As Peeper notices the smallest of details, she inspires me to see our world anew. She pushes me to ask questions and, when I don’t know the answers, to find out—or at least imagine what could be. She makes me want to get down and examine life nose-to-nose.

Weekly smile: Rock of ages

Driving home from preschool earlier this week, we got stuck in horrible traffic. A semi and car had crashed ahead of us, and we had no opportunity to exit before becoming mired in the standstill. As my car crept along, idling more often than moving, my impatience grew.

Then Peeper started singing from the backseat.

“Rudolph the red-nosed reindeer,” she began. She paused then added, “Sing it with me now, Mom!”

We spent the rest of the trip home singing Raffi and Christmas songs at the top of our lungs.

A music-loving family

Music has been central to many smiles in the last week. I brought out a tiny toy piano, which has fast become Kiwi’s favorite toy. She’s clearly a virtuoso, as this video shows.

Tummy time jams from Catherine Ryan Gregory on Vimeo.

Another night, Peeper exclaimed, “Let’s start a band!” The whole family got in on the action—banging drums, strumming a ukulele, tapping piano keys and jingling bells.

If only we’d remembered to break out the mini accordion Nana got Peeper for Christmas!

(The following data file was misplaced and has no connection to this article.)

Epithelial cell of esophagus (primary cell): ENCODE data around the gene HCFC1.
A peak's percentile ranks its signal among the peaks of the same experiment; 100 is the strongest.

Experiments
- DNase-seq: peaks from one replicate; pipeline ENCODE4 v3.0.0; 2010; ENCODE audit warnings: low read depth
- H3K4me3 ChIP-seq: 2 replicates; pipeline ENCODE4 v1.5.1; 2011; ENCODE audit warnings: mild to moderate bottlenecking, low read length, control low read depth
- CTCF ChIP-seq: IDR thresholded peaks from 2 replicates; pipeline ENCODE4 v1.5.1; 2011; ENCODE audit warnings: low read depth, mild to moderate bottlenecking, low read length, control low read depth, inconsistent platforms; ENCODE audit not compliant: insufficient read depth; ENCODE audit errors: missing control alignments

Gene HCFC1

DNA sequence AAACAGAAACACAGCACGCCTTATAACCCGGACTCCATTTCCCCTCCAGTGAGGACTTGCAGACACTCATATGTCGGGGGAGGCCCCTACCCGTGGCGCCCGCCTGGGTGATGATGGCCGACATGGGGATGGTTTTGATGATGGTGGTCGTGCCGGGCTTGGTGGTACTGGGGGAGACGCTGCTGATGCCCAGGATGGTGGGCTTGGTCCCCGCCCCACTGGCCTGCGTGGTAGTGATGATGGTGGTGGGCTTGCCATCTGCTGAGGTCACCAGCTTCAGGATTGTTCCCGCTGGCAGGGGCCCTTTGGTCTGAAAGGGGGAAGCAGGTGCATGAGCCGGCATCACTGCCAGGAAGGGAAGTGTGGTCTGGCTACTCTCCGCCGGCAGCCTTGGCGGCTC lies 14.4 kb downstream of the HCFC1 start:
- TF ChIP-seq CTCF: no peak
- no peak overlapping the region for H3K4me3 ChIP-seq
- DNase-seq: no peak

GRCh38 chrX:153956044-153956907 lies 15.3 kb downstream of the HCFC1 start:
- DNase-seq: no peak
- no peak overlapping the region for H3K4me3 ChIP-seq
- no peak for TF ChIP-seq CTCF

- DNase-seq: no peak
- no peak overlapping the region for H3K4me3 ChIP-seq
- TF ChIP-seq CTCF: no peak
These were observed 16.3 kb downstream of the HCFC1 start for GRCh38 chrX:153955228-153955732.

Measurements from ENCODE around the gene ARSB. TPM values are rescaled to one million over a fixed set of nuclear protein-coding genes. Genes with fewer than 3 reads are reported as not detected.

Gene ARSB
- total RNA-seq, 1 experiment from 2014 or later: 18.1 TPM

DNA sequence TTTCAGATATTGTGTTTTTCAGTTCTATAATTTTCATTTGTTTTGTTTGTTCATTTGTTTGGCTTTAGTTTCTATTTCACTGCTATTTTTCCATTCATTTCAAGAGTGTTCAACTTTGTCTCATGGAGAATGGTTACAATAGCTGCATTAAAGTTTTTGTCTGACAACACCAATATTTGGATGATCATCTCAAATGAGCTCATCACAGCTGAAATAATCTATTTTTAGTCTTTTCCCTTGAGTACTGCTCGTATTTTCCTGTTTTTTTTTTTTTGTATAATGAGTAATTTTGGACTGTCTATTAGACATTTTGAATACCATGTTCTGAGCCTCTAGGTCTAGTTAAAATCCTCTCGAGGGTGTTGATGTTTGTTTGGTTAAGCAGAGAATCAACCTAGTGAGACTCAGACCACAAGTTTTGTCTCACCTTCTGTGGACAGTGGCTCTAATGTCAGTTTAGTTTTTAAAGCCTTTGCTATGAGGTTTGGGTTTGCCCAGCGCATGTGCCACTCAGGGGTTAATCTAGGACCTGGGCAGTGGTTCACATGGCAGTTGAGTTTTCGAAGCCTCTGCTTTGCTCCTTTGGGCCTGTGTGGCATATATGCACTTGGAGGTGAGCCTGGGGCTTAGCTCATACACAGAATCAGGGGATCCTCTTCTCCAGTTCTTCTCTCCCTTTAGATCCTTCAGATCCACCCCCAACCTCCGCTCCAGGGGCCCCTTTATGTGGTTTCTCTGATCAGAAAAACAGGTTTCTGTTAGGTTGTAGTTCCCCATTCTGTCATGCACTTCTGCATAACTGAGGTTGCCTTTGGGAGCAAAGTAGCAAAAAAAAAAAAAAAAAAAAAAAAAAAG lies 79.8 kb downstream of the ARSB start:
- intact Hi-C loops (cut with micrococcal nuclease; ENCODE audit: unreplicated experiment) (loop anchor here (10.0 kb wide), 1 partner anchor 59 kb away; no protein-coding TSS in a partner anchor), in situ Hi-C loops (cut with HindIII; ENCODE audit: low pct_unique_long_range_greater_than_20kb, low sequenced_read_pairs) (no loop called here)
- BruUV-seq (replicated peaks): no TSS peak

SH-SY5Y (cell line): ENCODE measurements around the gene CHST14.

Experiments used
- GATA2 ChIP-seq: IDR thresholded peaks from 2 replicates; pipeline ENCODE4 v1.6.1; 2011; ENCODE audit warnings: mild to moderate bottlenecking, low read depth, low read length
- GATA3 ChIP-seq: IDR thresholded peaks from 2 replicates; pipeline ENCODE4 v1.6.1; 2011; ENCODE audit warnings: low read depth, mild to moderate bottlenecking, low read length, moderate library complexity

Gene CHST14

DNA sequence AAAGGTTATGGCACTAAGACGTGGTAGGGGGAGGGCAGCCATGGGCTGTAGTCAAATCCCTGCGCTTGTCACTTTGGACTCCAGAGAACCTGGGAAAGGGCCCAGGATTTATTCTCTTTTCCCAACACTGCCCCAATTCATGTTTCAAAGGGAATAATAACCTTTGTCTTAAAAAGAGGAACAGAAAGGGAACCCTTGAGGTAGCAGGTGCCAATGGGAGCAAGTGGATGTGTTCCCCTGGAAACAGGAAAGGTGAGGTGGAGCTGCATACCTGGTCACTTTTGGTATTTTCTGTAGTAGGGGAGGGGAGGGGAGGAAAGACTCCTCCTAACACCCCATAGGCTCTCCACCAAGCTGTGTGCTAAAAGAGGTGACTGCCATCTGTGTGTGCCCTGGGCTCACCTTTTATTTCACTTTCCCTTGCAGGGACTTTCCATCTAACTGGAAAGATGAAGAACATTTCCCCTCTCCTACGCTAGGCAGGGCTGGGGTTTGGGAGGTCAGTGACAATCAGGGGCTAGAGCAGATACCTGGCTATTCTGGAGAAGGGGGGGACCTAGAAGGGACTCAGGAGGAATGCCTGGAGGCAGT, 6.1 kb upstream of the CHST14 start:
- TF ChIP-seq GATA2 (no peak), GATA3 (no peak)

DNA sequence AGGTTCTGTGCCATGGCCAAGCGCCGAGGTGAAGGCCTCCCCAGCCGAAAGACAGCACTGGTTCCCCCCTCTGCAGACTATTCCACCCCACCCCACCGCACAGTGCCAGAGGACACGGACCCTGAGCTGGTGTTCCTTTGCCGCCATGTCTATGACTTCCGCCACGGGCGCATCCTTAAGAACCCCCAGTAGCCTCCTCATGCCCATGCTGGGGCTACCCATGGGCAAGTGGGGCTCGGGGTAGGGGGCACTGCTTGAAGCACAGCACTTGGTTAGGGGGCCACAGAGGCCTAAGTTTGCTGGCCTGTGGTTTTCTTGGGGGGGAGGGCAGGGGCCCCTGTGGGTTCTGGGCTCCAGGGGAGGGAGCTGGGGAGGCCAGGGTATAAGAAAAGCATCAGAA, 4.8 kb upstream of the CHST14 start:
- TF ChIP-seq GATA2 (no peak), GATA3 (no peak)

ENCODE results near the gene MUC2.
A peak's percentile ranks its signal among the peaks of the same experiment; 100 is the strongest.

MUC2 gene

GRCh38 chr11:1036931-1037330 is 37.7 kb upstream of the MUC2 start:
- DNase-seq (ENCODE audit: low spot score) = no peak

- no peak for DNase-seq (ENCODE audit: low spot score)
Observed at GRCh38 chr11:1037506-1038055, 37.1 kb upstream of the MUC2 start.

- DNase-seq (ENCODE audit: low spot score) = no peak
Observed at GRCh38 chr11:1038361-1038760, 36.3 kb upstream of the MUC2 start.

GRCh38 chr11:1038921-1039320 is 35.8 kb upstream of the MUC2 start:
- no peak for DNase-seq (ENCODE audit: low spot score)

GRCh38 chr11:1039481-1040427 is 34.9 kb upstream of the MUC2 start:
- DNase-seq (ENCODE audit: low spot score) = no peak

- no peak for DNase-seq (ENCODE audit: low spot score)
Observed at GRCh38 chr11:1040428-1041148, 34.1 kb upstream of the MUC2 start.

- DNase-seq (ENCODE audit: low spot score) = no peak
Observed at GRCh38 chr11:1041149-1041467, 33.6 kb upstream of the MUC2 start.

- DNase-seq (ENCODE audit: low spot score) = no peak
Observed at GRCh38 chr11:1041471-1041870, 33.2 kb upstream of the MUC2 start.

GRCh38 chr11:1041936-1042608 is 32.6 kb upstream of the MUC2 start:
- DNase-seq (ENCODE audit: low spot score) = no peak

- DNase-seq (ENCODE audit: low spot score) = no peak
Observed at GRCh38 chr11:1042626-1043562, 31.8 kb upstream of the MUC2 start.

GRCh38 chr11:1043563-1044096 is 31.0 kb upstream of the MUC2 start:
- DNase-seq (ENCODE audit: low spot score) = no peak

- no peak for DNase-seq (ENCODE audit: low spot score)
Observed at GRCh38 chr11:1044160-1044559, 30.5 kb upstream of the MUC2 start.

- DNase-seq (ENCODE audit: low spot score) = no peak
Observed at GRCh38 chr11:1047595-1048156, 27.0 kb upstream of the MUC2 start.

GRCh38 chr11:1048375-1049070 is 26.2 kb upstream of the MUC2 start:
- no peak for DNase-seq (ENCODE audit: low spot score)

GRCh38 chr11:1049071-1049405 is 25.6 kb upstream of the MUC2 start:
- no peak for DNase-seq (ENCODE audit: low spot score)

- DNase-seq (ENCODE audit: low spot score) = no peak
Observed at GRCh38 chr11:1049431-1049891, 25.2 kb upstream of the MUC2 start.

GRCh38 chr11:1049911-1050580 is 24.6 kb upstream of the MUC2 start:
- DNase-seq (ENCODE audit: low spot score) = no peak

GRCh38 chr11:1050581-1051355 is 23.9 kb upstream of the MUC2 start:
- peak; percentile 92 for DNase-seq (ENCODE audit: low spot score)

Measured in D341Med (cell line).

We’ll announce our tour dates soon. Until then, we’ll keep jamming.

Rock of ages

Trent’s World hosts a Weekly Smile link-up, where bloggers post tidbits of happiness. The internet could use a little more positivity, and I’m glad to share what made me smile in the last few days!

Weekly smile

weeklysmile1
Weekly Smile via Trent’s World

Yesterday Kiwi got a series of vaccinations. I had hoped the shots would make her sleep—after all, after the first round of ’em two months ago she got her longest stretch of shut-eye ever.

Alas, it was not meant to be.

So as I’m feeling like a braindead zombie today, I stumbled across a weekly smile link-up hosted by Trent at Trent’s World.

We must have been on the same page because this week my mom, Eric and I also tried sharing our day’s high and low at dinner. It felt a little silly, but it was nice to hear the highlights and dips of my loved ones’ days.

Here, then, are a few smiles from my week. Read more